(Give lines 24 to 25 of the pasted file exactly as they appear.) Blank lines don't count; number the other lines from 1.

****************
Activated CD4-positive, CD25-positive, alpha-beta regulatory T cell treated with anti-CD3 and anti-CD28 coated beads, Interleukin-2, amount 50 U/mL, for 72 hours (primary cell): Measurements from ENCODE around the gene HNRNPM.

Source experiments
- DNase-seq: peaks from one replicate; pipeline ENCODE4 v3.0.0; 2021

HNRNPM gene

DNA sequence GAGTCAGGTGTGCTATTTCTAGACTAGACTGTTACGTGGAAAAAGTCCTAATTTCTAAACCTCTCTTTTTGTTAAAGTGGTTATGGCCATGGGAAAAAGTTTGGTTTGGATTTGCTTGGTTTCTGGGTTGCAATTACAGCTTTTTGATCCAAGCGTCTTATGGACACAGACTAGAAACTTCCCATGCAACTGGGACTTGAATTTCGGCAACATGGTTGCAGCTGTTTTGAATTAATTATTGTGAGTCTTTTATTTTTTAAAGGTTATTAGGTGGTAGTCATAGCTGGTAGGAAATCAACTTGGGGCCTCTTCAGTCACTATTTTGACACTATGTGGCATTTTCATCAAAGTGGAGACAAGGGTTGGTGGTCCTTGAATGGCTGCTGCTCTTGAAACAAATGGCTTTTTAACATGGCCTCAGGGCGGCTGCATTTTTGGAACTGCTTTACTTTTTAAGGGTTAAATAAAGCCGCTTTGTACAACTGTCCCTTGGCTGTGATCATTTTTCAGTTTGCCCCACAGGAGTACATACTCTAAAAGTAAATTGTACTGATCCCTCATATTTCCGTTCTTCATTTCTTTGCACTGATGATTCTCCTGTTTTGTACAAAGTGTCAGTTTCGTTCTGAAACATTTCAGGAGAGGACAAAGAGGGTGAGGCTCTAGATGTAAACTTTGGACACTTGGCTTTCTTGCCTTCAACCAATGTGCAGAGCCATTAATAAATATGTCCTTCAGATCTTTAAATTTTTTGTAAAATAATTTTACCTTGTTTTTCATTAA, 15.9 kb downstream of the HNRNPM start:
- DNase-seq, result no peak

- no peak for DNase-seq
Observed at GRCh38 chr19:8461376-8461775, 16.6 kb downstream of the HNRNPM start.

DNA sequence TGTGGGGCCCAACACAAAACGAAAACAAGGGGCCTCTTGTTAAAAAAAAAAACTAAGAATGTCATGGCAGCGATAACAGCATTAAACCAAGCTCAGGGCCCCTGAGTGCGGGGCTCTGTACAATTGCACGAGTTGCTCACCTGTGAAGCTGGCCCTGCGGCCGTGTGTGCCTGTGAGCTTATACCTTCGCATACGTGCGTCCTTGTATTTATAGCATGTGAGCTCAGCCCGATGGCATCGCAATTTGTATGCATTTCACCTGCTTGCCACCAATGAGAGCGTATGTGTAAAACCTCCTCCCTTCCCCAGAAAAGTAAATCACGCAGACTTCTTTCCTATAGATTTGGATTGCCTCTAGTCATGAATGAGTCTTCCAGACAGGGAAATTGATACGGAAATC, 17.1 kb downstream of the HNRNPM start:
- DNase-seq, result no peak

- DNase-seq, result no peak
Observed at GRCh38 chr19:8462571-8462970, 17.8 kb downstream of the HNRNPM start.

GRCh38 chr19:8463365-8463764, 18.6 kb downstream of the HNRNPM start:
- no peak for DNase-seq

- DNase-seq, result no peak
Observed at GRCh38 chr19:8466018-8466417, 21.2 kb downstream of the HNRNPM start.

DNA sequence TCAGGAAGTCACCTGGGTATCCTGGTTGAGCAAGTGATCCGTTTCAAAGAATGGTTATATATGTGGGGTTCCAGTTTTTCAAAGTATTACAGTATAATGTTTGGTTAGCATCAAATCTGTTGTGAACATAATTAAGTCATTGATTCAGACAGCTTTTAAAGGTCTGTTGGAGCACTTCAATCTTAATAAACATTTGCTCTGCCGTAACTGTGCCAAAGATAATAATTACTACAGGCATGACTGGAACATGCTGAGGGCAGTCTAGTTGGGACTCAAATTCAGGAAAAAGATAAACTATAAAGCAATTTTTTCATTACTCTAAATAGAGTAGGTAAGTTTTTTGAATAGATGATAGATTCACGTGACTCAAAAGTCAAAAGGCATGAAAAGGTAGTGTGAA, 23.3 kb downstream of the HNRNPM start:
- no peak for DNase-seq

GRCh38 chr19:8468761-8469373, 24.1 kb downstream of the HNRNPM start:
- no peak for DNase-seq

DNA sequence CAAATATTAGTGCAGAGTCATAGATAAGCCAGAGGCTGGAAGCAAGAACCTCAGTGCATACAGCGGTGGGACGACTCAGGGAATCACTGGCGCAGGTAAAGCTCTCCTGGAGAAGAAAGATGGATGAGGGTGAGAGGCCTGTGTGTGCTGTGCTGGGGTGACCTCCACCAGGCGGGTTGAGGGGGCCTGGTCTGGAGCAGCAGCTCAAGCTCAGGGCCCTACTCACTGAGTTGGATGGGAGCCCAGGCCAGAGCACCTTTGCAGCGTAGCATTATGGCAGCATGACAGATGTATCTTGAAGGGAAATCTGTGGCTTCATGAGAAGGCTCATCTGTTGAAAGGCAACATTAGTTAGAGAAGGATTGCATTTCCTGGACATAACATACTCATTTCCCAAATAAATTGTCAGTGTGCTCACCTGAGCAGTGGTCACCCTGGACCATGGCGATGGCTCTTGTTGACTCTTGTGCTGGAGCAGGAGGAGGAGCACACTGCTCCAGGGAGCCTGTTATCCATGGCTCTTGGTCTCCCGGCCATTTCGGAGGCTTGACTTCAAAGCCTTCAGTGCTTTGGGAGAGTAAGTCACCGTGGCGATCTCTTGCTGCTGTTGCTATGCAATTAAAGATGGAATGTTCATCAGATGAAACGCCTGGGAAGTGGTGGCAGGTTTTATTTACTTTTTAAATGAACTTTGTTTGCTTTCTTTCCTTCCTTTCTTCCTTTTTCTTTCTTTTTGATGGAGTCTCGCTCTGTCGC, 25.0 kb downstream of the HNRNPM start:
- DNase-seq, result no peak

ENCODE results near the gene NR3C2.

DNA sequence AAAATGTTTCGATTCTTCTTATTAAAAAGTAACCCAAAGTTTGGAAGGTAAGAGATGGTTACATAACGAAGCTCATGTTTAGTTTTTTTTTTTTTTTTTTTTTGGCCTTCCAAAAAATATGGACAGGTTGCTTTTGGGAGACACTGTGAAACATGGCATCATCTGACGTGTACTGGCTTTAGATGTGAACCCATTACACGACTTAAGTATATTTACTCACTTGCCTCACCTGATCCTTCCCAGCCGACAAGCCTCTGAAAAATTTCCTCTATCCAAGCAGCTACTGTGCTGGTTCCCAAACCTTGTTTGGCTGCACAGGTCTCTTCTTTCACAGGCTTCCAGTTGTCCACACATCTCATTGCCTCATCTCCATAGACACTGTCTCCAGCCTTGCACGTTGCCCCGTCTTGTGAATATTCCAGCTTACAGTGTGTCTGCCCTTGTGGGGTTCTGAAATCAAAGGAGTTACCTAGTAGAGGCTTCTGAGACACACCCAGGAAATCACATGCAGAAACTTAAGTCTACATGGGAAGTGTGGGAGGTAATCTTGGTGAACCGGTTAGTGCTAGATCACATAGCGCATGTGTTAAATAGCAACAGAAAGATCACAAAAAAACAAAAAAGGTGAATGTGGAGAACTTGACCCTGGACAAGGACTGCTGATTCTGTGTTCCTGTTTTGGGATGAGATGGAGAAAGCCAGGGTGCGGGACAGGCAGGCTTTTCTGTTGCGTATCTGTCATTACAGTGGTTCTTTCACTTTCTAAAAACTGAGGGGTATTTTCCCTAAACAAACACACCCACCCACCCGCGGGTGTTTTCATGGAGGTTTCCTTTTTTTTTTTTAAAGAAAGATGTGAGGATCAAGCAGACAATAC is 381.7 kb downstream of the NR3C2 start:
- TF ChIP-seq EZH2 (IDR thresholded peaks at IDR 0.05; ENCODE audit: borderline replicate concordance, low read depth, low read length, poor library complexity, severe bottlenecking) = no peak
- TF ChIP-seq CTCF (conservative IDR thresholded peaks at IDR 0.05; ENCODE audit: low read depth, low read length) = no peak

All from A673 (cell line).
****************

DNA sequence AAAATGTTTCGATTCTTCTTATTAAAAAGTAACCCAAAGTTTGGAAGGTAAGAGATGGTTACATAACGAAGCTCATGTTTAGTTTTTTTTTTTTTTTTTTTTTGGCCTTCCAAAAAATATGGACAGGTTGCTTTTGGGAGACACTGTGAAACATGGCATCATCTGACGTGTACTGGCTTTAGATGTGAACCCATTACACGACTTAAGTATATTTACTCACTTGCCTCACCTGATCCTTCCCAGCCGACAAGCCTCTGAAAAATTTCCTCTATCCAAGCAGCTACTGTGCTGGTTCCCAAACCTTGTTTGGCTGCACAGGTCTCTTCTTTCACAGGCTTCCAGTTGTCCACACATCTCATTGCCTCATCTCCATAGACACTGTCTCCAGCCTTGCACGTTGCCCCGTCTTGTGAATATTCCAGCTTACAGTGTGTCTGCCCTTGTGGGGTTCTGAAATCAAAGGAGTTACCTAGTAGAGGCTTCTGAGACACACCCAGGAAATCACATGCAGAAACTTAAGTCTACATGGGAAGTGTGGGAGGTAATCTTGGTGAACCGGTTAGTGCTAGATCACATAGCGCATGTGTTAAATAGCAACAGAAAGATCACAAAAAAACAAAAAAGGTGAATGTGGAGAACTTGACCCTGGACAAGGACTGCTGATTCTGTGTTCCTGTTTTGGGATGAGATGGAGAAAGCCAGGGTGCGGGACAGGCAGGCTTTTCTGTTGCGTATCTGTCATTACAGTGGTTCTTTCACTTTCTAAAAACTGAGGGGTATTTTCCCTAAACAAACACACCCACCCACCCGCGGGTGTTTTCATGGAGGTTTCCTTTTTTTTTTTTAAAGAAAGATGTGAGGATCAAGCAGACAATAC is 381.7 kb downstream of the NR3C2 start:
- TF ChIP-seq EZH2 (IDR thresholded peaks at IDR 0.05; ENCODE audit: borderline replicate concordance, low read depth, low read length, poor library complexity, severe bottlenecking) = no peak